Smile Politely

Year of the Park, A to Z: Garden Hills Park, Champaign


Garden Hills Park 


1701 Bloomington Rd., Champaign, IL 61820

A picture of a walking path in Garden Hills park

Photo by Maddie Rice. 


This 4.5 acre park sits on the land attached to Garden Hills Elementary School. It has a quarter mile walking path, and an open, inviting playground, along with sports fields and courts. There is something really nice about having a soccer field all set up, and ready to become a pitch at any time. 

Photo by Maddie Rice. 

Look at that damned cypress tree above, too? At least, my friend who is an aborist at the University of Montana says it is from the cypress family. This is sort of an arborist’s monument, I think. I mean, I am not an arborist, but I could imagine being one. Just me and the trees, out there, together. Could be anywhere really? In a forest, or a local park, but me and that tree, we’d know each other, because I’d know what it was. 

Photo by Maddie Rice. 

Anyhow, it’s a helluva tree. 


At one time, Garden Hills was to be the the biggest residential development in Champaign. Cecil A. Ozier and his sons developed the land, offering affordable houses to middle class post-war families. According to this News-Gazette article from Mike Monson in 2008, for just nine thousand chips and $450 down, you could own a little slice of land with a small, but brand new home on it. Sure, the neighborhood was just getting started, but you could truly live out the American Dream, provided that you met some particular standards.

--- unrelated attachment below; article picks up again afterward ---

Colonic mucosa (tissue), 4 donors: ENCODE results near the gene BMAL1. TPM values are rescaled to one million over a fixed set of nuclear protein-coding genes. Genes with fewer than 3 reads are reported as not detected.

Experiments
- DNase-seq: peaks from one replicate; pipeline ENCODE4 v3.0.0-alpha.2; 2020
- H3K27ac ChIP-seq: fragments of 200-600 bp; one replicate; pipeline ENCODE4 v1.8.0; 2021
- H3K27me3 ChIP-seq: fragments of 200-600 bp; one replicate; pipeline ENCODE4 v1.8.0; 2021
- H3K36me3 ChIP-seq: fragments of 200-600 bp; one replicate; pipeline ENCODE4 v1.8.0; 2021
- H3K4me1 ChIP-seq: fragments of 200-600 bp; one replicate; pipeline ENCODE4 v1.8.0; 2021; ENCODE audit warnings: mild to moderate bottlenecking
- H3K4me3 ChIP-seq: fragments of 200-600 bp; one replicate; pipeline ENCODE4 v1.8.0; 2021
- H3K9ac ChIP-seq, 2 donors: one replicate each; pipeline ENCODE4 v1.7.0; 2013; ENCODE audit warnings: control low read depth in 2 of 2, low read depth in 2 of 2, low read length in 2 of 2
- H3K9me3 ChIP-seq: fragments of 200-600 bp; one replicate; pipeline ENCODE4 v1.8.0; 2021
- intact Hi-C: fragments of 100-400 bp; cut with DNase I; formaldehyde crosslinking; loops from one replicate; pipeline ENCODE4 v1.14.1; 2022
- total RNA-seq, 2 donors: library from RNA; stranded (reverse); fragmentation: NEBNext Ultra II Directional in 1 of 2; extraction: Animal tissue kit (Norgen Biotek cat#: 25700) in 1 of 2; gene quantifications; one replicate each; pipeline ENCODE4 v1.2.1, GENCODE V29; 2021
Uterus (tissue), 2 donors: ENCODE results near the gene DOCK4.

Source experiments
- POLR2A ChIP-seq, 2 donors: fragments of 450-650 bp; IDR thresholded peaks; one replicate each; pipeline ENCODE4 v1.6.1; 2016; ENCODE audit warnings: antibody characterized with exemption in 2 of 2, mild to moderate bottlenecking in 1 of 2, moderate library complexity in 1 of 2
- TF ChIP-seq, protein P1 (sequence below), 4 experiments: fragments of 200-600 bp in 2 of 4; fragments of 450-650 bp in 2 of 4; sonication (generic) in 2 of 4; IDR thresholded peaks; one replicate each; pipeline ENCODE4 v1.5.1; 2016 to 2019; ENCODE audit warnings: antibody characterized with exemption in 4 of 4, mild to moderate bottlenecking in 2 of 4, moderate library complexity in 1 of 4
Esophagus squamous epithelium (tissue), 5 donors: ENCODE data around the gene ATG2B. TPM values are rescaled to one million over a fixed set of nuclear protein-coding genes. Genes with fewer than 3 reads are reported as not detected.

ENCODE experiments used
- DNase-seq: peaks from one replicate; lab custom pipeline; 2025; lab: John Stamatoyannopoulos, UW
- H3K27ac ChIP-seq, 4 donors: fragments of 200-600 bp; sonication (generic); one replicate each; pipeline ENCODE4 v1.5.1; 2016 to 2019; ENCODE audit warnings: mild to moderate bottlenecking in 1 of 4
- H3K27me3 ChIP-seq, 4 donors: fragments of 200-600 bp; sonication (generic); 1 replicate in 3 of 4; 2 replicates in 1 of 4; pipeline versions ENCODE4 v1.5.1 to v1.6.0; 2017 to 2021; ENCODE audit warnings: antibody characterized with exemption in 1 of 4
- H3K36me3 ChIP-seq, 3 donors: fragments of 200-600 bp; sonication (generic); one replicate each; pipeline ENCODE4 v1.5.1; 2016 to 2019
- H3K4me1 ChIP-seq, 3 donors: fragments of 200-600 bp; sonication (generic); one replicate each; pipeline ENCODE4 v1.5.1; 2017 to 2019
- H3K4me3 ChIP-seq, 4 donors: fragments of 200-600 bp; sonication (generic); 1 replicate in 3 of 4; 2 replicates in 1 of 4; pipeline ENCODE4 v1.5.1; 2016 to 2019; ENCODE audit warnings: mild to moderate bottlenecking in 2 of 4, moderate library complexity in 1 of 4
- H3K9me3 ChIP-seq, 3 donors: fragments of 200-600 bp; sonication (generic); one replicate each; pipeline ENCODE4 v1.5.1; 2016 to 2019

Those standards are still being defined for the neighborhood, it seems. Recently, the City of Champaign moved the timetable up finallyfinally — on a long overdue drainage project, installing street lamps and sidewalks to the now marginalized neighborhood. That’s good. I mean, every other administration at City Hall for the past 75 years have basically ignored it, or rather, pushed it back, playing complicit to a problem rooted in funding and attention. 

But even this doesn’t really prioritize the need in the way I think it should. I get it: their hands are tied, there’s not enough money for this or that, it’s a long process, all of it. I am hopeful that this administration showcases the courage to get it done now — literally like, now — as a show of faith to a community that is currently begging to be heard. This is the sort of infrastructure work that demands attention immediately. 

Look, this is a series that we are running on the value of our parks and forest preserves. And the value of our city parks is defined by the neighborhoods that surround them. That’s written. We see it inside of any basic analysis of them, comprehensively. But I am not here to dig deep into that, not inside of this small column, anyhow. 

Bottom line, the future could be bright for this neighborhood, and if there were ever a centerpiece it could rally around, it’s this wonderful park, and this wonderful school, that has more potential to affect change than any other in the city. We just have to make it a priority. 

It’s a well kept park. The neighborhood cares about it, just as they care about the streets they live on, and the people who live there. If there is a truly passionate and deeply activist neighborhood in Champaign, it is Garden Hills. 

Once we invest into it, we will get to see what an improved community looks like. Personally, I am deeply gratified by that idea; the moment we stop thinking things can improve, they simply will not. 

Top Image by Maddie Rice. 

Related Articles